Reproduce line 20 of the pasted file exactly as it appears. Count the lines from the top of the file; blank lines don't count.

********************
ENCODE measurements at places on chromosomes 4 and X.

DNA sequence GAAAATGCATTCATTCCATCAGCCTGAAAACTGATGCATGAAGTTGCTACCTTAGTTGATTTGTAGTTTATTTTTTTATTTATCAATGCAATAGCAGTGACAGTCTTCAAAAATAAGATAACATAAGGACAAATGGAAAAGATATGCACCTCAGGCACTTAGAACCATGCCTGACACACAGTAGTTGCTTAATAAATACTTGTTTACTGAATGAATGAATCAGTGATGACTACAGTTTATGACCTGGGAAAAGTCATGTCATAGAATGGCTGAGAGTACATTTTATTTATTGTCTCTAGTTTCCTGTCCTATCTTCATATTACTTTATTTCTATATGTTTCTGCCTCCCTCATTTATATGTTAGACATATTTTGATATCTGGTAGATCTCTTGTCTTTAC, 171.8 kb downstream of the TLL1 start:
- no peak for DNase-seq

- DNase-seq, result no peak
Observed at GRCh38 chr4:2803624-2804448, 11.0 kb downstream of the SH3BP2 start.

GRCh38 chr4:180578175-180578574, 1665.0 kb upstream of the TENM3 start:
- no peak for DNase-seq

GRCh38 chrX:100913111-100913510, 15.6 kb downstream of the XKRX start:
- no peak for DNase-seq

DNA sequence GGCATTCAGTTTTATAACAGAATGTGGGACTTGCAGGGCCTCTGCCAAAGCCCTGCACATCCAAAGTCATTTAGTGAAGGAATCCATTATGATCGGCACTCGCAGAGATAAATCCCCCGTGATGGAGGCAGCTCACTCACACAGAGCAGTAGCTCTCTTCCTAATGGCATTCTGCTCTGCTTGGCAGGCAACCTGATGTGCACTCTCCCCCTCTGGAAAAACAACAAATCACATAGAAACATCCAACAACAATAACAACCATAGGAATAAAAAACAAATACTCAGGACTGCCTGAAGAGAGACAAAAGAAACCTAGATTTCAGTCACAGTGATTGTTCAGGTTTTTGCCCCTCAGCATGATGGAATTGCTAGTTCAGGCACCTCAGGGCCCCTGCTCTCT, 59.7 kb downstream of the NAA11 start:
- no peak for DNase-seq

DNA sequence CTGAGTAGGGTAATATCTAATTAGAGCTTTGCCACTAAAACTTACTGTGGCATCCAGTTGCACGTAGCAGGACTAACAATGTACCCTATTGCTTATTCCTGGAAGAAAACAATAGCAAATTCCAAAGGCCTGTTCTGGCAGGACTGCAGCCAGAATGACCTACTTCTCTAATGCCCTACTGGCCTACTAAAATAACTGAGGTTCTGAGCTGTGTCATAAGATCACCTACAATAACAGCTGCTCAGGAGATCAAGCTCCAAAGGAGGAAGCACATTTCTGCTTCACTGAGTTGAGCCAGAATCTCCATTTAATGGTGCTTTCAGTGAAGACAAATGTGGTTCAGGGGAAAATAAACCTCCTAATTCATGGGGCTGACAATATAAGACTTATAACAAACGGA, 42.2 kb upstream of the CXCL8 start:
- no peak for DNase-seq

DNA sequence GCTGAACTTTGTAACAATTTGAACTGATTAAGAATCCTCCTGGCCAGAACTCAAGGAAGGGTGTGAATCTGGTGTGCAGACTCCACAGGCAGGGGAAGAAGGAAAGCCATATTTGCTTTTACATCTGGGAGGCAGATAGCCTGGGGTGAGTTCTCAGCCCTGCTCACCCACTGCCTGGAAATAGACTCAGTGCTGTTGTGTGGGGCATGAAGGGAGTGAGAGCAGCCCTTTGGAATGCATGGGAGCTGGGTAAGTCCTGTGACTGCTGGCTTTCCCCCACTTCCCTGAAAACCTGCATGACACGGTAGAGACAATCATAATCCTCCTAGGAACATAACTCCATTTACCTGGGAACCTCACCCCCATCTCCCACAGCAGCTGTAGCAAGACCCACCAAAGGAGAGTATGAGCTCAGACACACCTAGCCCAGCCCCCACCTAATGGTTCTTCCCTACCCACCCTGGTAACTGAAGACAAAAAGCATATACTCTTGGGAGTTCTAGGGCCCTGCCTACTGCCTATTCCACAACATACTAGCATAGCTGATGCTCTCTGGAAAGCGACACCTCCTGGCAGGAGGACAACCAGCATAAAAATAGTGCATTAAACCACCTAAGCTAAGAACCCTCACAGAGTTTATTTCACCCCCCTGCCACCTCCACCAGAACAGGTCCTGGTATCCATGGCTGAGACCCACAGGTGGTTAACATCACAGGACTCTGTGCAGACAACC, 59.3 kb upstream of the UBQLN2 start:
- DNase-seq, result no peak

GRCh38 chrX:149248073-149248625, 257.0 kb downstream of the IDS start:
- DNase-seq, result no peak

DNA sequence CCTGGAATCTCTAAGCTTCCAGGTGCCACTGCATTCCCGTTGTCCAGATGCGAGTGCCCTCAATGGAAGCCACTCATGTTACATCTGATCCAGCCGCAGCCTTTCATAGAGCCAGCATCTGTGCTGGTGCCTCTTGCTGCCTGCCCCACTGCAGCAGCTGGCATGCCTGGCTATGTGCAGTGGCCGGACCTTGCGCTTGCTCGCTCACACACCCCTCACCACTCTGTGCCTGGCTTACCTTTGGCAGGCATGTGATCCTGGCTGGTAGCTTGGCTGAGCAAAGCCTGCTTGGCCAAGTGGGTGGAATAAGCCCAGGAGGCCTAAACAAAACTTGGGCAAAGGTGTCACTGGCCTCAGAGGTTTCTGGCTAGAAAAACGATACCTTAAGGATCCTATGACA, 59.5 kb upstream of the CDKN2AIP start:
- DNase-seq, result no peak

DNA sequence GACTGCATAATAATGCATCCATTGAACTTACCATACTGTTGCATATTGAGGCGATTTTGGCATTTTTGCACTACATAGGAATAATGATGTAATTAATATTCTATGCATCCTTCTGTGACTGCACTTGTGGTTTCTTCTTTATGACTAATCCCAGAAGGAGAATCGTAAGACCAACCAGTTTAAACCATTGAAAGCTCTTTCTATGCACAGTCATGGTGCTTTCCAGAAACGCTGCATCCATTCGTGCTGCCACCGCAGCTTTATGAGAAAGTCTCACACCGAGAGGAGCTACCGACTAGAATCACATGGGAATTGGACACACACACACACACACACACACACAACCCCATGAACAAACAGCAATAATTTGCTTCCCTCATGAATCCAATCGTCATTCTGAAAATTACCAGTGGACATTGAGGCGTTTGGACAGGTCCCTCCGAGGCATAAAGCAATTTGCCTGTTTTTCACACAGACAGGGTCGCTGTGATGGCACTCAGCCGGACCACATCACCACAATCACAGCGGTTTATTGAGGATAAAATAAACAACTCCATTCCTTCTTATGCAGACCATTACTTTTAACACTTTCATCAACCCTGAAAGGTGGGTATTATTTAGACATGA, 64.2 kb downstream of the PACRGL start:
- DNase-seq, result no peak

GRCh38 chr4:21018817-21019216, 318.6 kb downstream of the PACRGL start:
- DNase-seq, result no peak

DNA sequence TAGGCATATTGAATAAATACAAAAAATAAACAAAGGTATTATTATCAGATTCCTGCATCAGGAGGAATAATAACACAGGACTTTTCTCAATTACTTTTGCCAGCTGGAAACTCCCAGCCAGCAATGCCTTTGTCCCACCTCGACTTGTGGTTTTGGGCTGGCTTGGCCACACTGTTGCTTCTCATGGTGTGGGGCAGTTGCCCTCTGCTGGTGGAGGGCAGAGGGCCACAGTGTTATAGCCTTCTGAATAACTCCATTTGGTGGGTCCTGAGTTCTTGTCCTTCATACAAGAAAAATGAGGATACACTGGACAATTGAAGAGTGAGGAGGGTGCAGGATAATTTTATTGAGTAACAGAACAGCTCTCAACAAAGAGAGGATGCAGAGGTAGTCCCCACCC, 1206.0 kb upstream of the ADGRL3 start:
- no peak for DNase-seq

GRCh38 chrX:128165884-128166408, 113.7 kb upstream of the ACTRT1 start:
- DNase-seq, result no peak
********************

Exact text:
DNA sequence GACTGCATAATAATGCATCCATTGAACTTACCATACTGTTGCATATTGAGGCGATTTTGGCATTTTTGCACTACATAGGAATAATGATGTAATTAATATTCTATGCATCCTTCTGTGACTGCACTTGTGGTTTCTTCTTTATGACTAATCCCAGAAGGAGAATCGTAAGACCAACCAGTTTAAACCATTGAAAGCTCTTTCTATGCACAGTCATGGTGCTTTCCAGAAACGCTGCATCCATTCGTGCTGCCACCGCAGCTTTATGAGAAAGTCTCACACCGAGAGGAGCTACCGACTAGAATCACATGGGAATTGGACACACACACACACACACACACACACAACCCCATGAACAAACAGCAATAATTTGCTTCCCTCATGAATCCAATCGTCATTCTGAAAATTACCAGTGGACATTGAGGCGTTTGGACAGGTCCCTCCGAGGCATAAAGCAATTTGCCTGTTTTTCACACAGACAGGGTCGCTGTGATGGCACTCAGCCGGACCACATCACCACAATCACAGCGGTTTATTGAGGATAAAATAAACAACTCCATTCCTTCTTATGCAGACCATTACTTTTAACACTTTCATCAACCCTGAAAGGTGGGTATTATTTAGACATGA, 64.2 kb downstream of the PACRGL start: